Favorite Book Quotes Tag

Rules:
1. Mention the creator of the tag (Celine @Celinelingg).
2. Mention the blogger who tagged you.
3. List down 5 of your favourite book quotes along with the reasons.
4. Spread the love and tag some people to participate and connect! (There’s no limit in number, so have some fun and just tag!).

I was tagged by the lovely Aurora for this.  I’ve actually done a couple of posts about my favorite quotes before – HERE and HERE – but those posts are from over a year ago, so for this tag I decided to focus on quotes from books I read in 2018.  None of these books are going to surprise you if you’ve been around here for a while, but let’s do this anyway!
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1. Medea by Christa Wolf, translated from the German by John Cullen

“It’s possible they sense my unbelief, my lack of faith in anything. It’s possible they can’t bear that. When I ran over the field where the frenzied women had strewn your dismembered limbs, when I ran over that field, wailing in the deepening darkness, and gathered you up, poor, broken brother, piece by piece, bone by bone, that’s when I stopped believing. How could we be meant to come back to this earth in a new form. Why should a dead man’s limbs, scattered over a field, make that field fertile. Why should the gods, who demand from us continual proofs of gratitude and submission, let us die in order to send us back to earth again. Your death opened my eyes wide, Apsyrtus. For the first time I found solace in the fact that I don’t have to live forever. And then I was able to let go of that belief born out of fear; to be more exact, it repelled me.”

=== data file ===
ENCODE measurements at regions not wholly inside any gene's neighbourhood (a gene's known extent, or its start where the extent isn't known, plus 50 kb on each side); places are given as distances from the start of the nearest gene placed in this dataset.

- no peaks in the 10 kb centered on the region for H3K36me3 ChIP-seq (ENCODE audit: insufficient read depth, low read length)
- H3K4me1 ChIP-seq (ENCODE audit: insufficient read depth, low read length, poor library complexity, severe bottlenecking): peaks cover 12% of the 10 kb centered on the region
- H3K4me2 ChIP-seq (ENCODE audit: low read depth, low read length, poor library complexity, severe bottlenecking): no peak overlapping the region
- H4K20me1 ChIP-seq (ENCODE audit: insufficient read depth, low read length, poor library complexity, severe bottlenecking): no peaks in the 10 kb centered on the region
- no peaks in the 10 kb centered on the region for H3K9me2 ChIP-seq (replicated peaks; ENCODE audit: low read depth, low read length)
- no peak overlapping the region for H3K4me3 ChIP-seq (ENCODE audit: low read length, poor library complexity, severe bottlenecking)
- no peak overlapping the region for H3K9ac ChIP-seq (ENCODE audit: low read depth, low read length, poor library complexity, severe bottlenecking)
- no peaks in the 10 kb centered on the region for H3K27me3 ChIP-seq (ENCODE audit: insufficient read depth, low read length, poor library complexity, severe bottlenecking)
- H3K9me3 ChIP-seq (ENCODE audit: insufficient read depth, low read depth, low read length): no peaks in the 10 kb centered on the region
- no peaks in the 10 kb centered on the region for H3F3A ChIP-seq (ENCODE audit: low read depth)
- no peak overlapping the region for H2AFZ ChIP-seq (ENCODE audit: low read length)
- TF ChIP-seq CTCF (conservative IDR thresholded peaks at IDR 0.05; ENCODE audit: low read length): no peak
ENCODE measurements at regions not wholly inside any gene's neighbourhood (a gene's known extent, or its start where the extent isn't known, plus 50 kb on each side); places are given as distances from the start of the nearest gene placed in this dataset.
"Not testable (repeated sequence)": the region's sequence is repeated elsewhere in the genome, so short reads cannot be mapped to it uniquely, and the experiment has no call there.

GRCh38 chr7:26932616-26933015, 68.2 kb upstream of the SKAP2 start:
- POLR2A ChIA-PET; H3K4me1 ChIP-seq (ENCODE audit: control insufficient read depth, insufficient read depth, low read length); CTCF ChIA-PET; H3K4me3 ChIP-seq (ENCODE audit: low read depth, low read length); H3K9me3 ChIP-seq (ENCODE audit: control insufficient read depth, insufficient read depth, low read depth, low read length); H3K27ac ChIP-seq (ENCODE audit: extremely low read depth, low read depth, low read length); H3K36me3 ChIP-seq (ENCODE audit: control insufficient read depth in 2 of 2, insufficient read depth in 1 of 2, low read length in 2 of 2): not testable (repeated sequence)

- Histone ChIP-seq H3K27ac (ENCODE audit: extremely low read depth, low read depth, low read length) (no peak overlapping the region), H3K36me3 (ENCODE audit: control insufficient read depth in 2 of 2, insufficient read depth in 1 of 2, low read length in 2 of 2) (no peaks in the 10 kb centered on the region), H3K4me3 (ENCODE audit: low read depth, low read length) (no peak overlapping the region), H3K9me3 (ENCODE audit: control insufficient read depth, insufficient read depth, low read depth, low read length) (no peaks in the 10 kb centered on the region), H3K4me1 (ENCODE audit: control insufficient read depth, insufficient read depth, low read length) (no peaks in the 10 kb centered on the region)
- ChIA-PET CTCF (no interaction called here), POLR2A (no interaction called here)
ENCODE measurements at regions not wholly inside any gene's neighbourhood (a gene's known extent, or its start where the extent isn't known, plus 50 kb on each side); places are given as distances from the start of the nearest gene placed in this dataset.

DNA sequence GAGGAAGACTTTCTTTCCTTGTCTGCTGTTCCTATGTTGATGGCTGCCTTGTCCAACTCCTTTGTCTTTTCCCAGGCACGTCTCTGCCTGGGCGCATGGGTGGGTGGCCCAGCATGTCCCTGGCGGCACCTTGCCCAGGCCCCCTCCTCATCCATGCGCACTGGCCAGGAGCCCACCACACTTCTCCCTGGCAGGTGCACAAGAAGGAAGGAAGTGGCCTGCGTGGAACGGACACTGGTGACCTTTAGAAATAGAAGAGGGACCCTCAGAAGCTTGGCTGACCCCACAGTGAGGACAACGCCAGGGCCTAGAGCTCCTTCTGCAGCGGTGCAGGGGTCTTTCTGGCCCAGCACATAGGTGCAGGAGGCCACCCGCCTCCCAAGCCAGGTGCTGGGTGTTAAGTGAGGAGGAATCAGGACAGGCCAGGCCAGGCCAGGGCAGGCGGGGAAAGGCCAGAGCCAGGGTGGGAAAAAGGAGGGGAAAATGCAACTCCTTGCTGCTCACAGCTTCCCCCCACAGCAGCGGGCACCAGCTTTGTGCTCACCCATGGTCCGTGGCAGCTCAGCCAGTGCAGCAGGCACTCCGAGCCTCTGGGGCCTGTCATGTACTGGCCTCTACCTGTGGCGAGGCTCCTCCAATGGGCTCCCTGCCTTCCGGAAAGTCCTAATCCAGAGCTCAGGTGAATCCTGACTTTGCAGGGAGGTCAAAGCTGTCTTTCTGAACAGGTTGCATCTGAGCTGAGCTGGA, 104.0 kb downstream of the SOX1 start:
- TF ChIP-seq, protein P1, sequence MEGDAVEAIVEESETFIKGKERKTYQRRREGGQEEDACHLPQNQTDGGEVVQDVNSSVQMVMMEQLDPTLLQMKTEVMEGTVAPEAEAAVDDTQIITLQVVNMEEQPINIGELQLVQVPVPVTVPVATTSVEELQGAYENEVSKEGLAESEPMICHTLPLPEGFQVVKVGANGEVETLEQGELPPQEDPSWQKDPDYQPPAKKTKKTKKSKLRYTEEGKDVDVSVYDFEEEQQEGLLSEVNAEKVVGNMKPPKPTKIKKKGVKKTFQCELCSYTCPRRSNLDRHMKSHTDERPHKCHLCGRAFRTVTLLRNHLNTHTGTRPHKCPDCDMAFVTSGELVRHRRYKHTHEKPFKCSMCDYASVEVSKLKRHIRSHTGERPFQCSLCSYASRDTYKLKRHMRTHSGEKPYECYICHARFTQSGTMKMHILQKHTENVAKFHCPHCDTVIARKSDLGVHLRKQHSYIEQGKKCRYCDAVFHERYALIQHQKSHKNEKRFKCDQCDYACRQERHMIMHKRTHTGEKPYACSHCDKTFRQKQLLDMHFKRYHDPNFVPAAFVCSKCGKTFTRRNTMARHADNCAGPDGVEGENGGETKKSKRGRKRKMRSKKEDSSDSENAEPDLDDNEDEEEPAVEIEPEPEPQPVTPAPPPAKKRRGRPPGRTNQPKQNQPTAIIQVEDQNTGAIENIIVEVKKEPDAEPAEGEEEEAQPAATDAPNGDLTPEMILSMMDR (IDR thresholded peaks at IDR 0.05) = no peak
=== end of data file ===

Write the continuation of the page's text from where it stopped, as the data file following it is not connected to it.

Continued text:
Anything I can say about this passage sounds silly and trite in comparison to Wolf and Cullen’s searing prose, but this is just one of those paragraphs that I had to stop and reread and then reread again.  The imagery she evokes of her dead brother’s decimated body is striking (‘Why should a dead man’s limbs, scattered over a field, make that field fertile,’ that’s so good), and the theme of questioning faith is something that never fails to engage me.

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2. Tin Man by Sarah Winman

And I wonder what the sound of a heart breaking might be. And I think it might be quiet, unperceptively so, and not dramatic at all. Like the sound of an exhausted swallow falling gently to earth.

This is one of those quotes that I don’t think sounds spectacular out of context (not that it sounds bad, necessarily, I’m just not one for grand statements about love and heartbreak), but paired with another line that comes later in the book, this absolutely broke me.

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3. Sight by Jessie Greengrass